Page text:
Bill @ 4 — Yes, the decline of Universalists (and many Unitarian congregations) in the 20s and 30s is important.

    Bill @ 5 — I already have a good 19th C. timeline, I just need help with 20th C.

    Steve @ 6 — thanks, good idea.

    Chris @ 7 — Excellent, just what I needed!

    VB @ 10 — I think what you’re talking about is the humanist/theist controversies? Otherwise, I’m not sure what you mean by the “rejection of spirituality” — not an easily defined phrase, not one that many historians of religion use.

    Victor @ 10 — History of flaming chalice as symbol is important, absolutely! And while I’m not convinced about “Spirit of Life, that reminds me of another feminist liturgical innovation, the Water Communion, which I think is more widespread than “Spirit of Life.”

    You ask: “How ‘early’ 20th century are you researching?” Not just “early”, but the whole century: 1901-2000. Any ideas you have would be great.

  13. steven rowe

    Clarence Skinner and his attempts to have mold Universalism for the 20th century
    Charles Street Meeting House -the Universalist approach to a universalist religion (we can argue it’s sucess – but it’s what the UUA still tries today)
    the near bankruptcy of the UUA in the late 1960s, the sell off of many of the historic properties, etc. – this cash loss still affects the UUA now.
    the removal of the label “Christian” from the Unitarian (1930s?) and Universalist (1950s) denominational periodical.

  14. Dan

    Jeremiah @ 15 — This is a historical argument worth investigating, but I’m going to argue that you haven’t yet adequately supported your argument.

    We Would Be One by Wayna Arnason and Rebecca Scott (the 2005 revised ed.), at present the definitive historical account of Unitarian and Universalist youth movements, puts a somewhat different interpretation on the evidence. Arnason and Scott state that talks between the YPRU and YPCU came about in the context of the cooperative ventures between the respective denominations — this was when the AUA and the UGC had created the “Free Church of America.” In Arnason and Scott’s interpretation, (pp. 32-34), the two youth organizations appear to be pretty much in step with their parent denominations. The AUY’s vote for organic union in 1935 is less surprising considered in this context — it’s even less surprising given the financial difficulties facing both youth organizations. Arnason and Scott quote Clinton Lee Scott as saying “there was evidence that the Universalist youth also desired merger, but under pressure from denominational officials action was ‘postponed’ for another year.”

    It’s a big step from that one statement from a 1957 secondary source written by Clinton Lee Scott, to your contention that “the Universalists denied this [merger] for almost 20 years.” I’d need to see additional citations from primary source material before you convince me of your position. As for citing the Andover Harvard Theological School Library’s Web site, I’d be wary of that for at least two reasons: (1) I have found minor but serious factual errors elsewhere on their site (e.g., misspellings of names, incomplete statement of contents of manuscript boxes in which I have done research); and (2) historical interpretations on their site, such as the one you cite, do not cite primary source material and are not attributed to reputable scholars.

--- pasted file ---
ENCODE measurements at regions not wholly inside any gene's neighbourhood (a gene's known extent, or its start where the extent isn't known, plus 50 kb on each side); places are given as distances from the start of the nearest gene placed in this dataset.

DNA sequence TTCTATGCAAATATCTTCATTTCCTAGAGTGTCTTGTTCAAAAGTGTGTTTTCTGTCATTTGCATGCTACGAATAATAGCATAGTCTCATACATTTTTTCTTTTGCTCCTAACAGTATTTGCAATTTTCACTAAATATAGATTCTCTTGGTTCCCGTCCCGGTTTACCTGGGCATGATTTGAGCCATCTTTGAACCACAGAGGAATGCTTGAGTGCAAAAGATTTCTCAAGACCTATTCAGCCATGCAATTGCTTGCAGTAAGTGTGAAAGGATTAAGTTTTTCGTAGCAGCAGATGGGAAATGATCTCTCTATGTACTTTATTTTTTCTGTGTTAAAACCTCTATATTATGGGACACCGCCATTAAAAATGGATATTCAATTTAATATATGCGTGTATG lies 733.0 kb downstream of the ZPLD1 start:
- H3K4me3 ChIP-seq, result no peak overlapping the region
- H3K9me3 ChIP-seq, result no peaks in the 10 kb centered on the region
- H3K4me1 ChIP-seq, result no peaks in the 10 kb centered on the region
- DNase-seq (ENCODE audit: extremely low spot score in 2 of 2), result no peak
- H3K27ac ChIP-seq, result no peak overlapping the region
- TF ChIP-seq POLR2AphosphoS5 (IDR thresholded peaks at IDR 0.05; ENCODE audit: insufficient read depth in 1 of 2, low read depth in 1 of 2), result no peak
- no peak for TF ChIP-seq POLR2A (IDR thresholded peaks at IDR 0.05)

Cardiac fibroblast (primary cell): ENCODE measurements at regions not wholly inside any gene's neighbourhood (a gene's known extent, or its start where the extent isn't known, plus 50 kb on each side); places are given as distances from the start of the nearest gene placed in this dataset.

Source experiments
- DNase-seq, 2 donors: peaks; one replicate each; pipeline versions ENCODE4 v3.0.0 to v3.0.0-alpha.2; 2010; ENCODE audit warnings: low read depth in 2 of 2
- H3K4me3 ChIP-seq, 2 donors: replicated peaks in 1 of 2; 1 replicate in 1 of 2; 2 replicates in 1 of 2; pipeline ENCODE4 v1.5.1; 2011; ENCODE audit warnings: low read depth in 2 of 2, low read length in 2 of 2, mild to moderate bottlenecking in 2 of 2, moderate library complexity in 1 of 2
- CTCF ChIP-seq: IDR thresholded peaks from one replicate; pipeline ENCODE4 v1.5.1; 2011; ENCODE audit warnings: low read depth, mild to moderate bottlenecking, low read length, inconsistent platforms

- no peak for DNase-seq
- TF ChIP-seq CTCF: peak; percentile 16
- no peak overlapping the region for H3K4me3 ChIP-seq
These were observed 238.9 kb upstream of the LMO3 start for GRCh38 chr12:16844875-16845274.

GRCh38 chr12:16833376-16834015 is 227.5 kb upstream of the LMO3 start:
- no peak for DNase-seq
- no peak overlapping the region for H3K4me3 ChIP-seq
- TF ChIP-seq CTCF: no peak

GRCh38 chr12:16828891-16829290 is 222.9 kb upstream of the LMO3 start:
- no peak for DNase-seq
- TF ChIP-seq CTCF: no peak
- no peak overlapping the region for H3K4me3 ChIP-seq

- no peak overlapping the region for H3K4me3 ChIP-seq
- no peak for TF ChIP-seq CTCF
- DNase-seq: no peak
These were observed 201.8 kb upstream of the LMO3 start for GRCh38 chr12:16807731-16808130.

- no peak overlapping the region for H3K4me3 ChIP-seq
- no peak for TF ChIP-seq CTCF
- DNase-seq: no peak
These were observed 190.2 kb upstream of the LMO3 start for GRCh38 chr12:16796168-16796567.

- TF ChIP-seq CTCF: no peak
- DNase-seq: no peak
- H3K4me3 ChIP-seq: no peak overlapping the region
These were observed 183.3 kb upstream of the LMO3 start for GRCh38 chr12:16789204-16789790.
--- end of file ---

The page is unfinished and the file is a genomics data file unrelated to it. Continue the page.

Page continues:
Why not make a trip down there to look through the relevant documents? Maybe you could find primary source materials that conclusively prove that both the AUY and UYF wanted merger, that the UGC blocked the UYF from approving merger and continued to block it for the next 18 years. I think it’s entirely possible that what you say is true, I just need to see better evidence to support your claim. You could start with the UGC approaching other denominations (other than the AUA) with merger proposals; then you’d have to document this as the motivation behind whatever pressure was brought to bear on the UYF in 1935. This would make a very interesting paper for the UUHS journal.

    But until you make that case, 1953 remains the significant date supported by incontrovertible evidence that AUY and UYF did in fact merge — so that’s what I think should go on the timeline.

  15. Dan

    steven rowe @ 14 — Charles St. Meeting House, or at least Kenneth Patton, will be on there. Patton is easier to mention since he created the 1964 hymnal. Also of interest is that Patton lit a flame at the opening of every worship service at Charles St. Meetinghouse, and the thing that he lit looks a awful lot like the early flaming chalice designs that were lit in worship services.

    The late 60s UUA financial disaster, and Robert West shepherding the financial recovery, are excellent points.

  16. steven rowe

    for the youth argument, there was a
    “Southern Religious Liberal Young People’s Federation” met July 13-15, 1937 at the Burruss Memorial Church near Ellisville, Mississippi.

    this was both Unitarian and Universalist youth. not sure how long the SRLYPF lasted, but it did exist.

  17. steven rowe

    oh, being the only source of this organization on the internet (at least right now). I can state my source as noted was the Universalist Leader. the UL being the denominational paper (the paper later became the Christian Leader before switching back to UL).
    so, the Universalists did allow coverage of one youth merger in the denominational paper, without an editorial explaining how bad it was……

  18. earthbound spirit

    Norbert Capek’s Unitarian evangelism in the Czech Republic, internment by Nazis, martyrdom – and invention of another widely-practiced UU ritual: flower communion (or ceremony). His work was sponsored by the AUA, so I think this counts! (And please put the little “v” shaped mark over the capital “c” in his name, where it belongs, unlike our hymnal.)